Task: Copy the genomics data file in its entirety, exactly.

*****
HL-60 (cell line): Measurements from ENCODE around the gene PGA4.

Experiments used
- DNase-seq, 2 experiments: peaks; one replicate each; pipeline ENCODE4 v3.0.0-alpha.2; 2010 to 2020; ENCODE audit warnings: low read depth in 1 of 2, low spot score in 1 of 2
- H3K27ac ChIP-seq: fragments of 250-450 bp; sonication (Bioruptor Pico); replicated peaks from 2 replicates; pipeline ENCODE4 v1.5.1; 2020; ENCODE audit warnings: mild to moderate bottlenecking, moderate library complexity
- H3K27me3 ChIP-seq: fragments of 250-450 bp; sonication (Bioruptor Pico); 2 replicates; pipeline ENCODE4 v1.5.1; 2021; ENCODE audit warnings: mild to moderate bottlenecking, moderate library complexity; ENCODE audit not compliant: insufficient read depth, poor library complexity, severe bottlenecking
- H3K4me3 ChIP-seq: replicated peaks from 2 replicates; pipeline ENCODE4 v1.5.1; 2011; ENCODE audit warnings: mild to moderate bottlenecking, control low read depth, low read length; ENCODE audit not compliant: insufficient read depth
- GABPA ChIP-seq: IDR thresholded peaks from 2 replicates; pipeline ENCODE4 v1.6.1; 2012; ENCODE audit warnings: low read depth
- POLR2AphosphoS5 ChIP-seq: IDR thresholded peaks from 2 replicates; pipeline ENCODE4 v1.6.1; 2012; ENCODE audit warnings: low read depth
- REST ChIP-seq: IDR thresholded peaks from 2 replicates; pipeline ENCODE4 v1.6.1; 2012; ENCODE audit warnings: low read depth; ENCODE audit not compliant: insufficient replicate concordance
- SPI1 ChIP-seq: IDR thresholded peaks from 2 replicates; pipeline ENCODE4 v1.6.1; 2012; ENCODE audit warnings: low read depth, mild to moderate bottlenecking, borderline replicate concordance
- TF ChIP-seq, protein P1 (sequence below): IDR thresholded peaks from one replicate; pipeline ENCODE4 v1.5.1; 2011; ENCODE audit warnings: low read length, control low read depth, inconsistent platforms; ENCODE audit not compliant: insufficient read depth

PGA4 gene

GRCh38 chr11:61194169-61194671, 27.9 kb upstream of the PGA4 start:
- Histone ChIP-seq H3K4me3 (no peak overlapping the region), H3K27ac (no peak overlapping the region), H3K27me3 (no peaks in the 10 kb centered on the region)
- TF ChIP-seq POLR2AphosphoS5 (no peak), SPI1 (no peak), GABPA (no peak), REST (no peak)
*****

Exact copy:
HL-60 (cell line): Measurements from ENCODE around the gene PGA4.

Experiments used
- DNase-seq, 2 experiments: peaks; one replicate each; pipeline ENCODE4 v3.0.0-alpha.2; 2010 to 2020; ENCODE audit warnings: low read depth in 1 of 2, low spot score in 1 of 2
- H3K27ac ChIP-seq: fragments of 250-450 bp; sonication (Bioruptor Pico); replicated peaks from 2 replicates; pipeline ENCODE4 v1.5.1; 2020; ENCODE audit warnings: mild to moderate bottlenecking, moderate library complexity
- H3K27me3 ChIP-seq: fragments of 250-450 bp; sonication (Bioruptor Pico); 2 replicates; pipeline ENCODE4 v1.5.1; 2021; ENCODE audit warnings: mild to moderate bottlenecking, moderate library complexity; ENCODE audit not compliant: insufficient read depth, poor library complexity, severe bottlenecking
- H3K4me3 ChIP-seq: replicated peaks from 2 replicates; pipeline ENCODE4 v1.5.1; 2011; ENCODE audit warnings: mild to moderate bottlenecking, control low read depth, low read length; ENCODE audit not compliant: insufficient read depth
- GABPA ChIP-seq: IDR thresholded peaks from 2 replicates; pipeline ENCODE4 v1.6.1; 2012; ENCODE audit warnings: low read depth
- POLR2AphosphoS5 ChIP-seq: IDR thresholded peaks from 2 replicates; pipeline ENCODE4 v1.6.1; 2012; ENCODE audit warnings: low read depth
- REST ChIP-seq: IDR thresholded peaks from 2 replicates; pipeline ENCODE4 v1.6.1; 2012; ENCODE audit warnings: low read depth; ENCODE audit not compliant: insufficient replicate concordance
- SPI1 ChIP-seq: IDR thresholded peaks from 2 replicates; pipeline ENCODE4 v1.6.1; 2012; ENCODE audit warnings: low read depth, mild to moderate bottlenecking, borderline replicate concordance
- TF ChIP-seq, protein P1 (sequence below): IDR thresholded peaks from one replicate; pipeline ENCODE4 v1.5.1; 2011; ENCODE audit warnings: low read length, control low read depth, inconsistent platforms; ENCODE audit not compliant: insufficient read depth

PGA4 gene

GRCh38 chr11:61194169-61194671, 27.9 kb upstream of the PGA4 start:
- Histone ChIP-seq H3K4me3 (no peak overlapping the region), H3K27ac (no peak overlapping the region), H3K27me3 (no peaks in the 10 kb centered on the region)
- TF ChIP-seq POLR2AphosphoS5 (no peak), SPI1 (no peak), GABPA (no peak), REST (no peak)